The Cursed Soldiers that refused to accept Soviet occupation of Poland

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On occasion of the Cursed Soldiers National Remembrance Day (March 1), President Andrzej Duda visited the Warsaw villa in which victims of communist terror were tortured.

Duda said that despite the end of the Second World War and the defeat of Nazi Germany, the Cursed Soldiers opposed the idea of a Poland that was a truly independent country.

“The Cursed Soldiers did not accept the fact that there was Soviet occupation in Poland. Therefore, they did not lay down their arms and decided to fight for a free, sovereign and independent Poland until they succeeded or died,” Duda stated.

The president noted that according to historians the second Polish underground was comprised of over 300,000 people.

Duda explained that many suffered torture and death at the hands of Soviet oppressors and paid the ultimate price for their desire for an independent Poland.

As part of commemorating the Cursed Soldiers, the president visited the “Willa Jasny Dom” (bright house villa) in Warsaw which was the former headquarters of the communist’s military secret service — Main Directorate of Military Information. Unbeknownst to the people living around the building, communist special services imprisoned and tortured Polish underground members in the villa. Afterwards, the prisoners would be transported elsewhere.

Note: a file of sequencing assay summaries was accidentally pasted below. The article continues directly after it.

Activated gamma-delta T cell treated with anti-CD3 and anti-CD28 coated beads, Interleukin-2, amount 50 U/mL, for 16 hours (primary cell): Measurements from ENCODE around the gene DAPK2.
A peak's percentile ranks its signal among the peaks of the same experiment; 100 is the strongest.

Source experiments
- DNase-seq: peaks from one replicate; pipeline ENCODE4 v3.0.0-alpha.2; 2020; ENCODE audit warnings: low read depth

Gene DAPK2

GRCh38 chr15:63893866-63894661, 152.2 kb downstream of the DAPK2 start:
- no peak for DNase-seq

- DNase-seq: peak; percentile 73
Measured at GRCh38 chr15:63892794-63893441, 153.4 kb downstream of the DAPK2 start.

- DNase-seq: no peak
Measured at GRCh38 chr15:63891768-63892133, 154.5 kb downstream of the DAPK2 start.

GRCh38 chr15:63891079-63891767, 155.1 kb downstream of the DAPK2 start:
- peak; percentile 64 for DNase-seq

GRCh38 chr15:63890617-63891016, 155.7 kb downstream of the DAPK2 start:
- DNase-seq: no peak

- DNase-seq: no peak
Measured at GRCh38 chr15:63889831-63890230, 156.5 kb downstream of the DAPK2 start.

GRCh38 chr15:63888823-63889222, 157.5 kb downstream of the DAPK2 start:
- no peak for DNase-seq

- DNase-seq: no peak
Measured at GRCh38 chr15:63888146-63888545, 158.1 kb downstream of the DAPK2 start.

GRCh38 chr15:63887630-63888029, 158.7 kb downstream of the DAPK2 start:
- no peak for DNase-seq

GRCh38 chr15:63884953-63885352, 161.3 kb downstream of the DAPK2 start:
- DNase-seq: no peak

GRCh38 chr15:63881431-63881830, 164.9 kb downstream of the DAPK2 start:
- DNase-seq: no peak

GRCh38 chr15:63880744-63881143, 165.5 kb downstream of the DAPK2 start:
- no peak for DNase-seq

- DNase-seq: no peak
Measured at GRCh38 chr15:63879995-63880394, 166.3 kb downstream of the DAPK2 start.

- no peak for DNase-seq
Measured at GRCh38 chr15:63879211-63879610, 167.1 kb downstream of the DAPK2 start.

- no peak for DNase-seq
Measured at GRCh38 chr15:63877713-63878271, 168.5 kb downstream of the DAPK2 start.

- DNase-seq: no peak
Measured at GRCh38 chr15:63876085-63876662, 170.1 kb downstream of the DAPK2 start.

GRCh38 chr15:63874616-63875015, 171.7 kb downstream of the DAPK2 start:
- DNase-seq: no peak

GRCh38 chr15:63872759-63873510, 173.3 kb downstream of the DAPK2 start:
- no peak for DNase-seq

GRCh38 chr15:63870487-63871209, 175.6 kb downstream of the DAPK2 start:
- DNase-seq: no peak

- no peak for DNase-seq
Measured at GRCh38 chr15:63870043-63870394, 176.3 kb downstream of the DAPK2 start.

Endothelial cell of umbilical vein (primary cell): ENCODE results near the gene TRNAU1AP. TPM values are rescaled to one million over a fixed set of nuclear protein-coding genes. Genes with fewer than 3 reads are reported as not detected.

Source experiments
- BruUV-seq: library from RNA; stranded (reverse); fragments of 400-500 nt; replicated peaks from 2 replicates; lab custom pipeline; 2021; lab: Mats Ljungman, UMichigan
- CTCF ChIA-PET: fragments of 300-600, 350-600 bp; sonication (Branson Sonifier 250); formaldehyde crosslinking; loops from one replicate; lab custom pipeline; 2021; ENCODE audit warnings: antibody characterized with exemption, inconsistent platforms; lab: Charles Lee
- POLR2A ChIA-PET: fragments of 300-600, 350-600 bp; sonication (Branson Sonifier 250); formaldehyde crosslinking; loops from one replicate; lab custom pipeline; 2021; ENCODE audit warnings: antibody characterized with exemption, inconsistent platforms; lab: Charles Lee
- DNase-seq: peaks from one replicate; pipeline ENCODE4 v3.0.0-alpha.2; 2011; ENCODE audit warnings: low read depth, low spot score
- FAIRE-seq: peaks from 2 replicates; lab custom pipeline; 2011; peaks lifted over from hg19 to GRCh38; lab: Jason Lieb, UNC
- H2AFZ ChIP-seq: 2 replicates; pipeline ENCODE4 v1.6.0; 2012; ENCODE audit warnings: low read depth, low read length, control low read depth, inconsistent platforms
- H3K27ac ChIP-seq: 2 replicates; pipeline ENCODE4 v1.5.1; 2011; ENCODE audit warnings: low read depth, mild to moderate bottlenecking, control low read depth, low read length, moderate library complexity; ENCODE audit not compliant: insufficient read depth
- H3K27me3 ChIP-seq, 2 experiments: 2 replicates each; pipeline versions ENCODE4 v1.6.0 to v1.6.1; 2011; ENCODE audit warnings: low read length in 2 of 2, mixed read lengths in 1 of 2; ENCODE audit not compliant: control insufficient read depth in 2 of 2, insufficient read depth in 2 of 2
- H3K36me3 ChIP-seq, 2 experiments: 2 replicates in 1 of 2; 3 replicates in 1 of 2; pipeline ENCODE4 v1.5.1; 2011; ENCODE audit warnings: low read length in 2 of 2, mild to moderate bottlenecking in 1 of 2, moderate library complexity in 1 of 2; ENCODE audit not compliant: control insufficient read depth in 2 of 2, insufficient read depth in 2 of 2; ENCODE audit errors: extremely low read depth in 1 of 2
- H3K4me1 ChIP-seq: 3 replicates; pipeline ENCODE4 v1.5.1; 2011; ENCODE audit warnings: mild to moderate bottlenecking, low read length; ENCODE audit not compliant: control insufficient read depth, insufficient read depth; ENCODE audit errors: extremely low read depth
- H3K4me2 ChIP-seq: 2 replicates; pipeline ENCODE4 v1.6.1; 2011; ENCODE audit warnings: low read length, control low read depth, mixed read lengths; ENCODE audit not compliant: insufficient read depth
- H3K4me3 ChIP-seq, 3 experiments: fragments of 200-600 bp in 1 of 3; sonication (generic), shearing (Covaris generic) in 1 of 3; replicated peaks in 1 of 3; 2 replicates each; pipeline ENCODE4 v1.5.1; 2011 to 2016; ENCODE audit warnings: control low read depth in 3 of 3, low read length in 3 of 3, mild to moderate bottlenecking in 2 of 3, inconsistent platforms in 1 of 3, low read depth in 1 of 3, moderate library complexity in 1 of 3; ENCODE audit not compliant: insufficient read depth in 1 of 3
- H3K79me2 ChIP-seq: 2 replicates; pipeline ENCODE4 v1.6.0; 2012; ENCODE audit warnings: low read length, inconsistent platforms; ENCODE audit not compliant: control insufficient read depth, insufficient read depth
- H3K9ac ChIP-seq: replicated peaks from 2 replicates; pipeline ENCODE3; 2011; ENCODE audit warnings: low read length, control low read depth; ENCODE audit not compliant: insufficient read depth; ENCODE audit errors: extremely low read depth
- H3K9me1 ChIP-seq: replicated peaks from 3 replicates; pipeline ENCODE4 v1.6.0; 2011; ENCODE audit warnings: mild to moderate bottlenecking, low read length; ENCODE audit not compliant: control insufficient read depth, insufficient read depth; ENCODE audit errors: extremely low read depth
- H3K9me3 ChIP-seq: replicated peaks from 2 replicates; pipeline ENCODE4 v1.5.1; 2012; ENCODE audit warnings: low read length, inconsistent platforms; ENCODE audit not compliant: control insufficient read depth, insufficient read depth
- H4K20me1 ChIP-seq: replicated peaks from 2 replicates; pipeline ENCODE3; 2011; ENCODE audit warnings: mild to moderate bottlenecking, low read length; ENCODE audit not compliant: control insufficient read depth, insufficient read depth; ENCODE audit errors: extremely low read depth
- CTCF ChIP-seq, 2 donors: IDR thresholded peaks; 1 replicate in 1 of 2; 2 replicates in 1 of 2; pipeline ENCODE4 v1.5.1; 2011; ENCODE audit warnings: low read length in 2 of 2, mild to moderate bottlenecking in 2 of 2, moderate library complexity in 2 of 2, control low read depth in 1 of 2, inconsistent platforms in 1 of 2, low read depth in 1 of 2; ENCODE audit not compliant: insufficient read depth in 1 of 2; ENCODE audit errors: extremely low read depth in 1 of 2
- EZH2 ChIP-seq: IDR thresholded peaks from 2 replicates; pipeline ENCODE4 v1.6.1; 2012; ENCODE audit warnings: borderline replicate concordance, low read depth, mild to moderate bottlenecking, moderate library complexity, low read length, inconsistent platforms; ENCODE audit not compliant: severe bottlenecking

Signs and messages written on the walls inside the villa by the prisoners still linger to this day.

“These inscriptions will be a testimony to those days, that suffering and that tragedy; a desperate “Jesus save me”, names, crosses, dates and calendars,” the president said.

The President’s Chancellery Twitter account shared photos of the president’s visit to the prison:

“President Duda: Thank you for the sensitivity which is shown to places such as this one and symbols of memory, so that they may survive until future generations and so that the memory of heroes, of the Cursed Soldiers and their devotion to the fatherland will never die. Just as Poland has not yet perished, so long as we live.”

The Cursed Soldiers is the name given to the members of Polish underground anti-Soviet and anti-communist movements which fought the Soviet occupation of Poland following the defeat of Nazi Germany. The Cursed Soldiers continued their underground struggle well into the 1950s and were viciously persecuted by communist authorities.

Title image: Soldiers of the Home Army (Armia Krajowa) 5th Wilno Brigade (also known as the Brigade of Death) in 1945. The third from the left is the brigade commander major Zygmunt Szendzielarz “Łupaszka”, source: Wikipedia.


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